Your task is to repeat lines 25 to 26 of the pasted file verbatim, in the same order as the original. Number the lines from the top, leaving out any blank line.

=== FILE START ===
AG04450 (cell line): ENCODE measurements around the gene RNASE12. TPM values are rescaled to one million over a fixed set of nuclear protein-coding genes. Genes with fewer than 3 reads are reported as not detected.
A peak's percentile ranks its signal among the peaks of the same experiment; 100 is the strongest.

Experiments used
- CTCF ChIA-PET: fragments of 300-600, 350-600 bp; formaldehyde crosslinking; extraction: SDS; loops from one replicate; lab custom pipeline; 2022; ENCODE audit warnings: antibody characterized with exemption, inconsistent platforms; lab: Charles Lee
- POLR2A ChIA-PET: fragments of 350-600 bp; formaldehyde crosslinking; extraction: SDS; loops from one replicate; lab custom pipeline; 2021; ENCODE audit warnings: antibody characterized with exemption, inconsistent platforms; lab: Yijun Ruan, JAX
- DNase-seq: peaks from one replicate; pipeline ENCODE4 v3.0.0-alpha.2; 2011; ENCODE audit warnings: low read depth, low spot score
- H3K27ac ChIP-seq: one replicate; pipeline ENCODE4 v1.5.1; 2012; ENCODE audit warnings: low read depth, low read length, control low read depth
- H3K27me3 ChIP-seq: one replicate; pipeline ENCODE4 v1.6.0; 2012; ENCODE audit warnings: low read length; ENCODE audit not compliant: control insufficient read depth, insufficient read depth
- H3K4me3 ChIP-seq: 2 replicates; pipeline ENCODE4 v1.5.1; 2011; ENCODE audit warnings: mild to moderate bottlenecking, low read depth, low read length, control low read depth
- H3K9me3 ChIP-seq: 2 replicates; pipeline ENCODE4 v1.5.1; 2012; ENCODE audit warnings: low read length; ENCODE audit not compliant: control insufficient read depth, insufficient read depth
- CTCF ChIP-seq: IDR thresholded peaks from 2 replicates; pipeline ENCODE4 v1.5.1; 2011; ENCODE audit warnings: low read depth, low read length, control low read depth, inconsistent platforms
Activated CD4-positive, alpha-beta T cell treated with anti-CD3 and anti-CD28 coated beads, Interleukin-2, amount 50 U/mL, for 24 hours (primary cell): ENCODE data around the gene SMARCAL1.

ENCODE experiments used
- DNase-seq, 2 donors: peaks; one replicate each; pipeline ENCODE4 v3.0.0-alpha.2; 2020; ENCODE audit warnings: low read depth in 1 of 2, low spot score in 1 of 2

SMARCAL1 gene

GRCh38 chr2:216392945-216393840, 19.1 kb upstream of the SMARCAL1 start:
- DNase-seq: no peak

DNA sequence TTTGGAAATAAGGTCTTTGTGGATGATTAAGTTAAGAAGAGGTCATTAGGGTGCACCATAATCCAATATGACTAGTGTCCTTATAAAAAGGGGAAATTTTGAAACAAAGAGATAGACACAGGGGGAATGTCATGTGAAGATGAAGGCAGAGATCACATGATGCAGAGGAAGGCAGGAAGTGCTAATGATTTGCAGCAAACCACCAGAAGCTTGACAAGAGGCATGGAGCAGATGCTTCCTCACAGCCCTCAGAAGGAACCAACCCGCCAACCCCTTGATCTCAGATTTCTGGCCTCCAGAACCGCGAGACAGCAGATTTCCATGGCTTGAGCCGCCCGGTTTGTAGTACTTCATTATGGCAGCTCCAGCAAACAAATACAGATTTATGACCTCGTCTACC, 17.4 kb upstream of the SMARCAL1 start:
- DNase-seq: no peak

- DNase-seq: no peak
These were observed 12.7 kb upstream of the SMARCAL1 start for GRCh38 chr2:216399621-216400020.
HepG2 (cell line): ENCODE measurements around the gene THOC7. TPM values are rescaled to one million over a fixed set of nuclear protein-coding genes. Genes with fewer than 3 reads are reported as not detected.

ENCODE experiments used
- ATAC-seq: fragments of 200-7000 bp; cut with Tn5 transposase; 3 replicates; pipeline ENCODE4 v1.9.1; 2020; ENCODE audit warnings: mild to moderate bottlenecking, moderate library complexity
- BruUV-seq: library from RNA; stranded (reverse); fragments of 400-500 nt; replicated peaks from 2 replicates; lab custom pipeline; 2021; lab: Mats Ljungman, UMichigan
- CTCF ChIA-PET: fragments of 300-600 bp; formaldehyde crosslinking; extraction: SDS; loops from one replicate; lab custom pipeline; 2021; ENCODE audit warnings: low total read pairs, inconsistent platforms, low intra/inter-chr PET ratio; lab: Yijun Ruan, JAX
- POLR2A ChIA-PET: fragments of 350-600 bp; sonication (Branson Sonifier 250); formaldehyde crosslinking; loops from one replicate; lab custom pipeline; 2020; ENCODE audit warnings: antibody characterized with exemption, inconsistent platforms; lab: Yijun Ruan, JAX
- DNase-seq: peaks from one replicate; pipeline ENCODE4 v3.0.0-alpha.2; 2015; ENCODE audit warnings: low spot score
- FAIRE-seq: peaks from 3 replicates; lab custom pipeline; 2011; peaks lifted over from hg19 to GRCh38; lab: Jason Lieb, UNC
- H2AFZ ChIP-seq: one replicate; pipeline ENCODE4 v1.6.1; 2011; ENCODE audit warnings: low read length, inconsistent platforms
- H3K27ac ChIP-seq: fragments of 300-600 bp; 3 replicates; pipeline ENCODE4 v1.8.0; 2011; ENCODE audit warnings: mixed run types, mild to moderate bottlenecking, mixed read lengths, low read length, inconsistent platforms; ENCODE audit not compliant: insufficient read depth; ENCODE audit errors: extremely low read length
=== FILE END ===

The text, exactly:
- BruUV-seq: library from RNA; stranded (reverse); fragments of 400-500 nt; replicated peaks from 2 replicates; lab custom pipeline; 2021; lab: Mats Ljungman, UMichigan
- CTCF ChIA-PET: fragments of 300-600 bp; formaldehyde crosslinking; extraction: SDS; loops from one replicate; lab custom pipeline; 2021; ENCODE audit warnings: low total read pairs, inconsistent platforms, low intra/inter-chr PET ratio; lab: Yijun Ruan, JAX